Mesothelioma Prevention: 5 Ways You Can be at Risk From Asbestos Exposure

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1. Mechanical, Construction, and Ship Building Workers

Exposure to asbestos is more common than people know: It can occur in many locations and on many occasions. But given the asbestos’ properties of heat resistance and impermeability, the material is often found in the mechanical, construction, and ship building industries. Exposure on the job is called “occupational exposure.”

In construction, people at higher risk are plumbers, electricians, roofers, pipe fitters, sheet metal workers, masons, carpenters, factory workers, drywallers, painters, tile setters, plasterers, insulators, laborers, miners, and boilermakers. In the shipbuilding industry, occupations at higher risk include steamfitters, ironworkers, welders, boilermakers, ship fitters, machinists, electricians, mill wrights, and operating engineers.

2. People Under Secondary Exposure

Secondary exposure is also possible. According to the Mesothelioma Applied Research Foundation,” a significant cadre of patients has appeared in the category of secondary, or stealth, asbestos exposure. For example, family members of asbestos workers are exposed through contact with contaminated clothing or tools brought home from work.”

Construction laborers also fall into the secondary category. They are typically identified as casual, summer, or part-time workers who assist the principal trades with clean up of work sites, removal of debris, and other light and unskilled labor within a contaminated environment. Often, laborers work without protective gear.

3. Exposure in Office Spaces, Schools, Businesses, and Homes

People are also at risk if asbestos is present in any work place or at home. Incidences of mesothelioma have increased among white-collar workers, like teachers or office workers, because of long-term presence in contaminated environments that include office spaces, schools and other businesses. New sources of asbestos exposure are consistently identified. The Mesothelioma Applied Research Foundation believes the problem rests in the lack of knowledge about where and why asbestos was used in the first place.

Regardless of government recommendations against asbestos, there are still numerous buildings with asbestos that continue standing and being used. Because asbestos is dangerous, it is important that people seek expert help for removal. Haphazard removal hurts more than helps because the agent can be released farther and more potently into the immediate environment.

4. Veterans

Veterans are known also to struggle with mesothelioma because of military exposure during the 20th century. The U.S. Armed Forces used asbestos in many materials for its fire-proofing properties, leading to high levels of exposure among troops. Equipment and buildings used by the armed forces included aircraft brakes, gaskets, engine shields and cargo bays; trucks, tanks, military barracks, mess halls, administrative buildings and other locations.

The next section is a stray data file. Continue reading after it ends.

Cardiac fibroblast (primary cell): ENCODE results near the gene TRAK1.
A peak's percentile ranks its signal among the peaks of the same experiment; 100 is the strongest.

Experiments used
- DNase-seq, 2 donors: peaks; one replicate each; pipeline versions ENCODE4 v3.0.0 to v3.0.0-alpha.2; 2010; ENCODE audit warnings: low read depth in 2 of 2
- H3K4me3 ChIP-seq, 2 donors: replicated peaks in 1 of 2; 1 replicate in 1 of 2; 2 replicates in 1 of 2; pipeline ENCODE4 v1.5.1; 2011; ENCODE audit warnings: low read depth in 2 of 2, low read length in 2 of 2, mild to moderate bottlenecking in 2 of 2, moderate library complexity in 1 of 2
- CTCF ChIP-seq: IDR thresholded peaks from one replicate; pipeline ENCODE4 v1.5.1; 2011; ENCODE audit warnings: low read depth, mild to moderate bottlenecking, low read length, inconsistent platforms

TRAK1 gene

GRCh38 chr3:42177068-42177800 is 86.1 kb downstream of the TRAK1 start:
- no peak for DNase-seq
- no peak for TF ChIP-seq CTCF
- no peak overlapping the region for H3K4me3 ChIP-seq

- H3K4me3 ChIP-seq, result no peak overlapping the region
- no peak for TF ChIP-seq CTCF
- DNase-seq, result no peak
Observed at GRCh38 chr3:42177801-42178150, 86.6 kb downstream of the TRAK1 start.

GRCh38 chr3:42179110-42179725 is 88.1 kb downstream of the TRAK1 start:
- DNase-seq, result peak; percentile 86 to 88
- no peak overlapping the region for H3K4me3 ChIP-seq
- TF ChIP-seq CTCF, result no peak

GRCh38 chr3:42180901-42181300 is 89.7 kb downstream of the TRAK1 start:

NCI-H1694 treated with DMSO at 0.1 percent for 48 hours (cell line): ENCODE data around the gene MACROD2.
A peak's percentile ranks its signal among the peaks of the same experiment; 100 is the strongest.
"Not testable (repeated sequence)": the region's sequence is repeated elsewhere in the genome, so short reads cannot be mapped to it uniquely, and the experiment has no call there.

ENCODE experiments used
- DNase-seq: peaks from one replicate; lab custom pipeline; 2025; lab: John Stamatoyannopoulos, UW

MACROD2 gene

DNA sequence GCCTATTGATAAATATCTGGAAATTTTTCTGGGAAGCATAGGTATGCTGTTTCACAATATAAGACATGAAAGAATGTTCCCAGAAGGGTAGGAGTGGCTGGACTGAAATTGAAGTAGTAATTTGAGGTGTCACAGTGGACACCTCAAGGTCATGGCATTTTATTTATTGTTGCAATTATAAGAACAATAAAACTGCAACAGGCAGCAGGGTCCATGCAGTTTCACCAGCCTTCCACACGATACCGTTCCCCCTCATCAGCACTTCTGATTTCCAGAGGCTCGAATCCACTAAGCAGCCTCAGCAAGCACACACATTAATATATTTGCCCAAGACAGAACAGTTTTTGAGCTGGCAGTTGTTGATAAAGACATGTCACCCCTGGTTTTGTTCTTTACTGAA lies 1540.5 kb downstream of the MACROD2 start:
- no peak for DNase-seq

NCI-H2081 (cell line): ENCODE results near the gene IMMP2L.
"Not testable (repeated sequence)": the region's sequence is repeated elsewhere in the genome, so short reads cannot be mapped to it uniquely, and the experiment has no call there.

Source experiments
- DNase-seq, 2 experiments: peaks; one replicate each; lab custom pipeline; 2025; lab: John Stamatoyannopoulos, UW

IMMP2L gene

Though use of asbestos was common before its risks were known and regulated by the Environmental Protection Agency (EPA), its consequences are still at stake.

The Mesothelioma Applied Research Foundation states: “Due to the long latency period of the disease, these veterans are just now beginning to experience mesothelioma symptoms or symptoms of other lung diseases resulting from the asbestos exposure while they served in the military. Although the use of asbestos in such common products is now regulated, the effects can’t be reversed for veterans already exposed.”

5. Asbestos Exposure from 9/11

Survivors and first responders to the 9/11 attack are also at higher risk for mesothelioma. It is estimated that the World Trade Centers were built using about 400 tons of asbestos. On September 11, 2001, when the twin towers in Manhattan collapsed into a giant cloud of dust and debris, the cloud contained toxic fumes and particles which were inhaled by people nearby.

Without realizing it, firemen, medical personnel, policemen and volunteers spent days at Ground Zero looking for survivors or bodies, but also inhaling the contaminated air. Now, more than a decade following the attacks, there are still concerns about the health of first responders and other people who were in the location at the time.

In June 2012, the National Institute for Occupational Safety and Health ruled to include  mesothelioma with 50 other types of cancer, into a health and compensation fund for those involved in 9/11. All first responders, volunteers, firemen, policemen, medical personnel and local residents can quality for free medical treatment in the case of mesothelioma.

Learn more about mesothelioma here: http://bit.ly/learnMesothelioma

Mesothelioma Research News is strictly a news and information website about the disease. It does not provide medical advice, diagnosis or treatment. This content is not intended to be a substitute for professional medical advice, diagnosis, or treatment. Always seek the advice of your physician or other qualified health provider with any questions you may have regarding a medical condition. Never disregard professional medical advice or delay in seeking it because of something you have read on this website.

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Leonor holds her a bachelor’s degree in Communication and post-graduate degree in Multiplatform Journalism. She covers advocacy and industry news and also researches and writes informational resource pages for the website.

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